Tuesday, December 17, 2013

Voices from the Past: William Carpenter on Trolling (1848)

William Carpenter's The Angler's Assistant was an important, if often overlooked, early Victorian fishing treatise. Published in 1848, it gave a classic definition of the art of trolling, which is reproduced here:

Anglers divide trolling into three kinds: sinking and roving with live bait—trolling with gorge and snap hooks, and dead bait—and spinning, in which the fish with which the hook is baited, whether real or artificial, is given a revolving motion.

The fish to be taken by trolling are salmon, trout, pike, and perch.

Trolling is much esteemed, especially in the vicinity of London, and is practised when other modes of fishing are useless.

For trolling, properly so called—that is, with a gorge bait—the rod should be long and stout. A wellseasoned bamboo-cane, from fourteen to sixteen feet in length, is the best you can have; but in the absence of this, take the next best within reach. If you have a winch on the rod, there should be a ring on each of its joints; but if a thumb-winder is used, which some prefer, a large ring at the top of the rod, or at most two or three up it, will be ample. The rings must be large and strong, however, and the top one, two or three times the size of the rest. Trolling is sometimes practised, and not unsuccessfully, with a hedge stick, having a forked top, the line passing from the thumb-winder over the fork of the stick, which thus forms the top of the rod.

The trolling-line should be of silk, or of silk and hair; the former, however, is preferable. The length should be from fifty to sixty yards, and it should be seasoned, or dressed, by being put through cold-drawn linseed-oil, and then drawn through a piece of flannel or woollen cloth, held in the hand, after which it should be hung up for a few days in the air. The bottom line should be made of fine gimp, if for pike; or of the best gut, if for trout, about a yard and a half long, with a box swivel attached to it, about a yard distant from the hook, so that the bait may turn freely.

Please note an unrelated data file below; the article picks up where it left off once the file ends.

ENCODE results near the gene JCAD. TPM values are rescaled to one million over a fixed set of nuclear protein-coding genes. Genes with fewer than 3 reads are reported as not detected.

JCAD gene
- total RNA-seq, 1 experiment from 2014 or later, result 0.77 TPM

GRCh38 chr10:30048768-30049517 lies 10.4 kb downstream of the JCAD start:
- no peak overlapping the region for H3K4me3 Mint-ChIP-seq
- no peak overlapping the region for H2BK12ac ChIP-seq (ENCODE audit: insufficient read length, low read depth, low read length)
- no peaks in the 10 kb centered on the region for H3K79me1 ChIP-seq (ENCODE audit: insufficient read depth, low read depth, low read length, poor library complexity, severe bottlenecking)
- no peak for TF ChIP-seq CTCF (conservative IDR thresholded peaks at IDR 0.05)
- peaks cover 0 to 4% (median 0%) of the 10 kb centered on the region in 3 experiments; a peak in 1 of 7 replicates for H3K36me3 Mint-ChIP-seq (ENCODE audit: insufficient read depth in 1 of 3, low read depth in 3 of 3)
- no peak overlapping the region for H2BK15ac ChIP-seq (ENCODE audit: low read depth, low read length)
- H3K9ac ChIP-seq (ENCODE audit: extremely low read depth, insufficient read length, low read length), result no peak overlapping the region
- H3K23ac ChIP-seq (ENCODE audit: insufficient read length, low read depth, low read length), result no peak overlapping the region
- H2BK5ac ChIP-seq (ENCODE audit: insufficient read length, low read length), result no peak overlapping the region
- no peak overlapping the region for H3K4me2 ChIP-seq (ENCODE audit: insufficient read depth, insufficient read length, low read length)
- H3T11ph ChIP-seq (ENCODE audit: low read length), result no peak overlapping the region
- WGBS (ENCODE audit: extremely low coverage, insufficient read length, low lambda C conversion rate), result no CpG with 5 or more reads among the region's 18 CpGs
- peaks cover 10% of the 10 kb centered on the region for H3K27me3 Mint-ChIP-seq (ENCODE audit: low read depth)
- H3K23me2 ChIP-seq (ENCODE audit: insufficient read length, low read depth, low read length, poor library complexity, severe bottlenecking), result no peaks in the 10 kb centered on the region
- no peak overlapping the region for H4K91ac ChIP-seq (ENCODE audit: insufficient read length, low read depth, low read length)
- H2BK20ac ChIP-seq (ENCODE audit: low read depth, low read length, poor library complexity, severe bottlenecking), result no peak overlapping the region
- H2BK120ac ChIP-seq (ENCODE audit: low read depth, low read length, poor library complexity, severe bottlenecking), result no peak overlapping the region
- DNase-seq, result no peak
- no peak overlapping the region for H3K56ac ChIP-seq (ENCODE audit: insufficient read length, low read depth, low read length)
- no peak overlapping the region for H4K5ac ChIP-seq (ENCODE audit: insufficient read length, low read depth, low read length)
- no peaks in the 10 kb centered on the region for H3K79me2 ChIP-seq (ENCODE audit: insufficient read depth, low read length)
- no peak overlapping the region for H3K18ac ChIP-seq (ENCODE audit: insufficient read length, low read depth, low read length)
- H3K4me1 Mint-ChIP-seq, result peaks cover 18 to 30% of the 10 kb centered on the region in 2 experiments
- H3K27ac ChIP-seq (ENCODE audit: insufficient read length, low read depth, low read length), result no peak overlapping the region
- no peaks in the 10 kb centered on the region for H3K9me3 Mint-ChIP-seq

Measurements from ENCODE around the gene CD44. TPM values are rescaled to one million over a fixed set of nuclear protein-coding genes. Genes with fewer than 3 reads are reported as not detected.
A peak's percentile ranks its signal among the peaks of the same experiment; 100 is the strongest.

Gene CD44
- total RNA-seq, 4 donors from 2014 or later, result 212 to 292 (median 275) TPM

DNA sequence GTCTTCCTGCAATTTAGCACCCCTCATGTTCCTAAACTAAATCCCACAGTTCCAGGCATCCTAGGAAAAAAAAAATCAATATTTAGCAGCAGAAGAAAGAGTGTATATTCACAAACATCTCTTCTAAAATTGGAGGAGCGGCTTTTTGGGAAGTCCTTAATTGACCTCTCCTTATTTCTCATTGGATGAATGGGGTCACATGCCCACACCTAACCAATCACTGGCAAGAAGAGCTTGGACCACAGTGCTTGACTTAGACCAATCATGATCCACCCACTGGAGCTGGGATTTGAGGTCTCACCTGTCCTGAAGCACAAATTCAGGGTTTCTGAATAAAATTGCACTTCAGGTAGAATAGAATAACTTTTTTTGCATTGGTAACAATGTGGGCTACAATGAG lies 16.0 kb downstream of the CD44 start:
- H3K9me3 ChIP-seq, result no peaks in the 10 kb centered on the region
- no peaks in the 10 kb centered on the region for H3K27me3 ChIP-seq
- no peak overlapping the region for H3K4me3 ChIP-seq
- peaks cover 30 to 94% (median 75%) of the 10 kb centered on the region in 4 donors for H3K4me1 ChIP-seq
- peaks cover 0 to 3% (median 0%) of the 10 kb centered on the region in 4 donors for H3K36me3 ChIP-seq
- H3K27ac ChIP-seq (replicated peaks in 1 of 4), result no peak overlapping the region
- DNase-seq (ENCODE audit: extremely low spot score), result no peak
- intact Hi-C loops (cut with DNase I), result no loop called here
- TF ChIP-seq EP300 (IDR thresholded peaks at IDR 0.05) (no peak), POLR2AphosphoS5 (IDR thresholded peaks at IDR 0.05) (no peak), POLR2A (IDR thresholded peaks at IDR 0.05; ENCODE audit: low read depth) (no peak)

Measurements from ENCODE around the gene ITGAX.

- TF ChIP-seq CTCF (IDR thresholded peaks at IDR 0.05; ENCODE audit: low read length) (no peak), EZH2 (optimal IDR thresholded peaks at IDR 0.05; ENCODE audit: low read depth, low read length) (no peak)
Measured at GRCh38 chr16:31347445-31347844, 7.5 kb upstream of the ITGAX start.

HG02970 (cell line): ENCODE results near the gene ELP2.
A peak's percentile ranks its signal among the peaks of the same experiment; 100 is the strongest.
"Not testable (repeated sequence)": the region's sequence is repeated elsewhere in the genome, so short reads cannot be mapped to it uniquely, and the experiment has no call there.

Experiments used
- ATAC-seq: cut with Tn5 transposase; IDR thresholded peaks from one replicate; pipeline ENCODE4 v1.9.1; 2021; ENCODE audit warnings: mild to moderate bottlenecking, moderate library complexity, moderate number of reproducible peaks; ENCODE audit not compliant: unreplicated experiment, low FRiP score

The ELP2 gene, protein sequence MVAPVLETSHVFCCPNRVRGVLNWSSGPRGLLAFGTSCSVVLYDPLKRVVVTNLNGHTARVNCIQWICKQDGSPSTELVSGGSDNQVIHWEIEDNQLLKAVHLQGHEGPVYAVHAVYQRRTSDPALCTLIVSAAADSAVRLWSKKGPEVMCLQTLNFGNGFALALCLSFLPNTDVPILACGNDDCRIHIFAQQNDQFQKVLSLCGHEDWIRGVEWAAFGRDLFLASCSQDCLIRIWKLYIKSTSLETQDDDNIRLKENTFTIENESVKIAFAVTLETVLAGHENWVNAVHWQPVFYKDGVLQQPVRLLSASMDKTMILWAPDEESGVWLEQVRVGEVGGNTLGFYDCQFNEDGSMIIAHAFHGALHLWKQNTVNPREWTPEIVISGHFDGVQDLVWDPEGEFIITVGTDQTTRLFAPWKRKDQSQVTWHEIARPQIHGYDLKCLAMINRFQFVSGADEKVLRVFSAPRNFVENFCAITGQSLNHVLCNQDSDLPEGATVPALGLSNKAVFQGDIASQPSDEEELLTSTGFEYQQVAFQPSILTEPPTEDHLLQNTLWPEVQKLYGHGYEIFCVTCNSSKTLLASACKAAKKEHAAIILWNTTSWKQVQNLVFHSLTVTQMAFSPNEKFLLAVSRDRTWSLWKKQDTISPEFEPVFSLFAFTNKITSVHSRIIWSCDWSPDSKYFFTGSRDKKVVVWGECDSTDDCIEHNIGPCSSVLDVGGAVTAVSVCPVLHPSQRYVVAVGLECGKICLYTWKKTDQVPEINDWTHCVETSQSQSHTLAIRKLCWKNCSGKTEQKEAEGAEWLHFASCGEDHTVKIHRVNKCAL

The gorge hook for a pike is formed of two single eel hooks, fastened back to back, to two or three inches of twisted brass wire, the end of which is formed into a loop, to be attached to the gimp or gut line, before described. Instead of using shot, as in other cases, the shank of the hook and part of the twisted wire are to be neatly covered with lead, taking care that it does not pass so far over the hook as that the jack, if he put his teeth through the bait-fish, will come in contact with the lead, as this would probably induce him to drop the bait and be off.

-- Dr. Todd

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